Signals from the O’Reilly Software Architecture Conference 2015

From careers to culture to code, here are key insights from the O'Reilly Software Architecture Conference 2015.

By Mac Slocum
March 17, 2015
Transverse section at the auditorium and pavilions of the Paris Opera's Palais Garnier Transverse section at the auditorium and pavilions of the Paris Opera's Palais Garnier (source: Charles Garnier, architect)

Experts from across the software architecture world came together in Boston for the O’Reilly Software Architecture Conference 2015. Below we’ve assembled notable keynotes, interviews, and insights from the event.

Software architects: post-“post-useful”

The old notion of a software architect being a non-coding, post-useful deep thinker is giving way to something far more interesting, says Neal Ford, software architect and meme wrangler at ThoughtWorks. “Architecture has become much more interesting now because it’s become more encompassing … it’s trying to solve real problems rather than play with abstractions.”

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Software development is an engineering discipline

“Software development is like an art, and it is like a science, and it is like a craft, and it is a unique thing that’s never existed before,” says Glenn Vanderburg, chief architect of LivingSocial. “That doesn’t mean it’s not also engineering. And we should think of it that way.”

A codebase that reflects your architectural intent

Linking software architecture with code requires collaboration from both sides, says independent consultant Simon Brown. Architects need to be on code teams and developers need to step back to see the bigger picture.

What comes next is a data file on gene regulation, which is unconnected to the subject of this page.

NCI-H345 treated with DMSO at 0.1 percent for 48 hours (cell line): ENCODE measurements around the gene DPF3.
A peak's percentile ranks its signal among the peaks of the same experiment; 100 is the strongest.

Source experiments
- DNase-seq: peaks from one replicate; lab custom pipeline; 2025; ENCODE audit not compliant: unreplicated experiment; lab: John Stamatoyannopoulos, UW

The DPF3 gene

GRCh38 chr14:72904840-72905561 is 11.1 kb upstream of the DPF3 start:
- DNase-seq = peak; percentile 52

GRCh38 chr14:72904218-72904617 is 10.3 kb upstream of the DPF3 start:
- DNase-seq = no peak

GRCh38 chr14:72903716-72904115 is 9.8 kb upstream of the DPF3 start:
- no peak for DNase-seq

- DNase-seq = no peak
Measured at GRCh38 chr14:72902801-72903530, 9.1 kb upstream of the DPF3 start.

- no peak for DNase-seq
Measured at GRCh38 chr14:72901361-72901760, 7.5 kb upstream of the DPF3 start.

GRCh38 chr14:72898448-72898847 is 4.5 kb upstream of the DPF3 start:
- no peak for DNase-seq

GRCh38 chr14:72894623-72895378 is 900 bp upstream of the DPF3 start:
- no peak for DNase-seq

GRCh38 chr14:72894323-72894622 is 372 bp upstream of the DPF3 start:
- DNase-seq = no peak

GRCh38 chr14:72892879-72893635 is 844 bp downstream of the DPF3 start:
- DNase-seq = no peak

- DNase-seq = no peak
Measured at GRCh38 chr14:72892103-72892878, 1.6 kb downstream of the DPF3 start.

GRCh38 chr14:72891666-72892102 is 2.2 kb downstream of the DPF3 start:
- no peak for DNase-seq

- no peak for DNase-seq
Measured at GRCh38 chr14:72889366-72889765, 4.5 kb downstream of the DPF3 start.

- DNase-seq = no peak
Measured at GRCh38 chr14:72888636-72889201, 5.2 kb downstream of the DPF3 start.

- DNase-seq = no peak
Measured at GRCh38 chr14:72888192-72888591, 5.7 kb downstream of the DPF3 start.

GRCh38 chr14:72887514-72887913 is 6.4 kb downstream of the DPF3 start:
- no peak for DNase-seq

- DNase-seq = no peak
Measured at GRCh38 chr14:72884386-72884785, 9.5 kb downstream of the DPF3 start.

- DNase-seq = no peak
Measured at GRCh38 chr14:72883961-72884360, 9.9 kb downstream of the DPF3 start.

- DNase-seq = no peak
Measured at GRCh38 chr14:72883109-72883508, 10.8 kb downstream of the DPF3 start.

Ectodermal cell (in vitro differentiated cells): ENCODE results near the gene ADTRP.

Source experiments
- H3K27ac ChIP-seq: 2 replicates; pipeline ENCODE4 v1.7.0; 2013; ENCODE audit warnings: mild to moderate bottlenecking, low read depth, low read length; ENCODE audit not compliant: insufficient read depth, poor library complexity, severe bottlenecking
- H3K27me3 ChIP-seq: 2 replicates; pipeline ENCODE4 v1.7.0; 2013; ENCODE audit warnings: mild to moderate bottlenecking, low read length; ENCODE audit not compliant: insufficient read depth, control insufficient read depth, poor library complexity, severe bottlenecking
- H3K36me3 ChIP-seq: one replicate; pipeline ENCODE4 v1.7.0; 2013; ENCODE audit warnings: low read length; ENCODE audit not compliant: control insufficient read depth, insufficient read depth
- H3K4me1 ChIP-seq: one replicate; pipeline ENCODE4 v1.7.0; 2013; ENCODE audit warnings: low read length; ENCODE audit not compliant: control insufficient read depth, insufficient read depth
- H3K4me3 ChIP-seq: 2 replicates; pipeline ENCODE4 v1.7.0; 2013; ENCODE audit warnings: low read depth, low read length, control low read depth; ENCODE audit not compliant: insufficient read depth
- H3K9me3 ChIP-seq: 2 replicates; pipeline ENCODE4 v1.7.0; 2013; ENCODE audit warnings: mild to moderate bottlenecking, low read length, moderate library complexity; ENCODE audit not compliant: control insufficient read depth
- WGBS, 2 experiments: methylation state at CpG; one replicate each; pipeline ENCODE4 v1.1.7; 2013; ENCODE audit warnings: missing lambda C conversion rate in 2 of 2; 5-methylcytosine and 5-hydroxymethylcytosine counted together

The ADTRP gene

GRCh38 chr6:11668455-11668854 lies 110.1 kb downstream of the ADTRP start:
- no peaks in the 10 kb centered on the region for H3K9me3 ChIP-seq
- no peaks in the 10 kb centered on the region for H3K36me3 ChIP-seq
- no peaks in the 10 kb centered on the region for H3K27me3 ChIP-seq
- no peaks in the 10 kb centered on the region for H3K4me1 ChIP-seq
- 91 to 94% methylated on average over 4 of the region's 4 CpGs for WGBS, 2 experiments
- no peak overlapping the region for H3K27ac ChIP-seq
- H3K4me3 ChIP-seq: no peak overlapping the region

Agile + architecture, not agile vs architecture

In exploring the relationship between software architecture and agile development, ThoughtWorks’ Molly Dishman and Martin Fowler tackle two questions: 1. What is software architecture? 2. How do you ensure architecture is happening?

Modern business has a new goal, which means it needs a new platform

Sam Ramji, CEO of the Cloud Foundry Foundation, outlines a vision for a cloud-native application platform that helps businesses shift from the old goal of sustainable competitive advantage to the modern goal of continuous innovation.

“Microservices” might become a buzzword, but the underlying ideas are important

Microservices appear to be in a “buzzword bingo” phase, says NGINX evangelist and community leader Sarah Novotny, “but attention is being paid to a very good architectural paradigm.” Novotny also discusses the convergence of software architecture and DevOps, and the potential for microservices to shape organizational culture.

You can see more keynotes and interviews in our O’Reilly Software Architecture Conference 2015 playlist.

Post topics: Software Architecture